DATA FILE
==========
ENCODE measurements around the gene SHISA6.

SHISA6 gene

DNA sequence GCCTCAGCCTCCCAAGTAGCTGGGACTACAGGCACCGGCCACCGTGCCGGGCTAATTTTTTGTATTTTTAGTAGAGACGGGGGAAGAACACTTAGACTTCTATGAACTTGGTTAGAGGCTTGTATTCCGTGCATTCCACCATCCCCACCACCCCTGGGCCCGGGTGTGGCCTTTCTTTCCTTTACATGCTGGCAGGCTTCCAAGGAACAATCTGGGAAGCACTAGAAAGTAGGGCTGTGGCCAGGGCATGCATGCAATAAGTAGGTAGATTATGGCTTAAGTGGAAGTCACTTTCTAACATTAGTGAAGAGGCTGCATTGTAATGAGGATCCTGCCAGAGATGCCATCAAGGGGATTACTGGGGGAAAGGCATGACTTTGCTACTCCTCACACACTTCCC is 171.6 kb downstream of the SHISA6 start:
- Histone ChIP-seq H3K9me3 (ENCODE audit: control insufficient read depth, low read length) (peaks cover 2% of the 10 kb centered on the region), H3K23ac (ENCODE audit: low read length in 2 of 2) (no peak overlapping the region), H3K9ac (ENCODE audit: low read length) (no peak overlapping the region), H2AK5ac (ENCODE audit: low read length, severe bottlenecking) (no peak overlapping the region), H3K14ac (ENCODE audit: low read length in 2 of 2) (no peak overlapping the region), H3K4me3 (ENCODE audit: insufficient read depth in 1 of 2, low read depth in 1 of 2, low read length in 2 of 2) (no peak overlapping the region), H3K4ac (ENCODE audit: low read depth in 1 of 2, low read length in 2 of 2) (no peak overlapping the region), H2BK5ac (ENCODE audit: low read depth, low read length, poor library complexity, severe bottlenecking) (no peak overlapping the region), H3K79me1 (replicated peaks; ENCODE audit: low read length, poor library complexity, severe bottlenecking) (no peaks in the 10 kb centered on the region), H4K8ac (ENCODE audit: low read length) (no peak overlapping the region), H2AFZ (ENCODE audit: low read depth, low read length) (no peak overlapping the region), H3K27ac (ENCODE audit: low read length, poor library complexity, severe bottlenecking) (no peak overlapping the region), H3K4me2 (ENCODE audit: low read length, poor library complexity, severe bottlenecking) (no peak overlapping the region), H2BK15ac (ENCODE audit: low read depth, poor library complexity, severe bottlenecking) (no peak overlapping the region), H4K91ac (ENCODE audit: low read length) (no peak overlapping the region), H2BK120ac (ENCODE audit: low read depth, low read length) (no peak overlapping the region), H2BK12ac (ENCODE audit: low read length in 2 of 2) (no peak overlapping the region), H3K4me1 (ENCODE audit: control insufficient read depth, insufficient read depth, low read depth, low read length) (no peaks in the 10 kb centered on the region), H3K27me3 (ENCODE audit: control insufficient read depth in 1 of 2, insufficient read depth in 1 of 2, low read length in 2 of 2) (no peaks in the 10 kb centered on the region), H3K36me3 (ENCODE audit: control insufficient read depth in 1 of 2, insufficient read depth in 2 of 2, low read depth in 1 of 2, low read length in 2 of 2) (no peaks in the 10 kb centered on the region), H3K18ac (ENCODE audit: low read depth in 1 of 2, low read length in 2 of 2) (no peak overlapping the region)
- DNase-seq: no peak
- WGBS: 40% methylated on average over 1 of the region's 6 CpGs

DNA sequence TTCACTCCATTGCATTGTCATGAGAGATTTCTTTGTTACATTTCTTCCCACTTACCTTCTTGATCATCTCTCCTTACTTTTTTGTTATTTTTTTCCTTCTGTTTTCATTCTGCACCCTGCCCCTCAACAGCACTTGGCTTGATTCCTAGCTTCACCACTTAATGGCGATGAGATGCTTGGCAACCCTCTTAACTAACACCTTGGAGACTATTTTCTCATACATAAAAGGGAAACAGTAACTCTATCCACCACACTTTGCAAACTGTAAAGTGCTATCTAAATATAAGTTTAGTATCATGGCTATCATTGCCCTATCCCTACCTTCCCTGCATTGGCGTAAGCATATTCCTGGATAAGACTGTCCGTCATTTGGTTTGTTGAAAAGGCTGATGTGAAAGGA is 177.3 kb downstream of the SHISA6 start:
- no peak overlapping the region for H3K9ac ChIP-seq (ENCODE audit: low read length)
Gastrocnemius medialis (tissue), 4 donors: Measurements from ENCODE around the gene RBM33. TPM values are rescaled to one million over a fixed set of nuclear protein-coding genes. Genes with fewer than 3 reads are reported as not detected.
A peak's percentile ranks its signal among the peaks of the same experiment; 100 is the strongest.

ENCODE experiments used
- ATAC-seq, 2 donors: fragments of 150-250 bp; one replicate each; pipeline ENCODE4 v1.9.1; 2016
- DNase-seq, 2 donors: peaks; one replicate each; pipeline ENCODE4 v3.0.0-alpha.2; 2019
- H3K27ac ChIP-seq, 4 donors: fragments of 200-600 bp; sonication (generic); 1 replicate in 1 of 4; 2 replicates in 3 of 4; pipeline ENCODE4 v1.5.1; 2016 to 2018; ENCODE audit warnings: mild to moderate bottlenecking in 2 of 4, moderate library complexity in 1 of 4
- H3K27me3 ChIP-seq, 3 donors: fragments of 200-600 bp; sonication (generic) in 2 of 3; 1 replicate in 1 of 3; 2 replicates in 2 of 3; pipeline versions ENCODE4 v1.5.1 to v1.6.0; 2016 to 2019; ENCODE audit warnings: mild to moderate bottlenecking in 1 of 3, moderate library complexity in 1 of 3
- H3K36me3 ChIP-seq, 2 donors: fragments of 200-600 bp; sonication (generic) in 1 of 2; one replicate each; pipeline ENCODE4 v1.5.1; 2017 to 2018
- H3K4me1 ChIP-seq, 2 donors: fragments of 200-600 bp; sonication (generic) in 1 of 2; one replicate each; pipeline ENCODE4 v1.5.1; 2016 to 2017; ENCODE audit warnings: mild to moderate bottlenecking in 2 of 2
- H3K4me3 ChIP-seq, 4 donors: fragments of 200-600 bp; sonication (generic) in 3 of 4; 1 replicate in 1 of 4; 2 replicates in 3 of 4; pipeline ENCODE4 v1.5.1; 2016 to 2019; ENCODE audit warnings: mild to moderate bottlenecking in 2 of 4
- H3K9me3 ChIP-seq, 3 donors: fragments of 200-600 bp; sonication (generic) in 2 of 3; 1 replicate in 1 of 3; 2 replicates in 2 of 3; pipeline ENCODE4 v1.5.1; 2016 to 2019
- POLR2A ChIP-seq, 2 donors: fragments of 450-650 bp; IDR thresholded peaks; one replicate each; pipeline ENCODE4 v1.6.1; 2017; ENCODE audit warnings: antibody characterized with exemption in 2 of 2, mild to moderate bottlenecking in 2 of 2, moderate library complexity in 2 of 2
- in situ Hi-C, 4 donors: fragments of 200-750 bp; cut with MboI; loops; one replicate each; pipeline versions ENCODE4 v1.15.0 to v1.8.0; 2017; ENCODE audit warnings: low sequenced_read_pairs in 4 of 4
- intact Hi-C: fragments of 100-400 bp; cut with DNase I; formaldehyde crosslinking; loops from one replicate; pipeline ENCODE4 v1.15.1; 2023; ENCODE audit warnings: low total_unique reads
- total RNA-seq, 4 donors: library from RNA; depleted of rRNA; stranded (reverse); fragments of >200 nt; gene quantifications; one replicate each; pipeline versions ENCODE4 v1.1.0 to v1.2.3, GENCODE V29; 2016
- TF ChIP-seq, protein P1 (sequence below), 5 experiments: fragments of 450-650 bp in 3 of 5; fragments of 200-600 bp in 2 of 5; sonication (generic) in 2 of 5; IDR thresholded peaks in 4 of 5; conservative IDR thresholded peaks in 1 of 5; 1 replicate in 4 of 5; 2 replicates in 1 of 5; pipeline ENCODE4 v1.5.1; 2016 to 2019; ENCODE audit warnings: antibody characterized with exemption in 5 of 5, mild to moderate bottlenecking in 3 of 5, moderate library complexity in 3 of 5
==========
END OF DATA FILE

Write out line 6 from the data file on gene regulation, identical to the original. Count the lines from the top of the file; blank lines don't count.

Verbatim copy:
- WGBS: 40% methylated on average over 1 of the region's 6 CpGs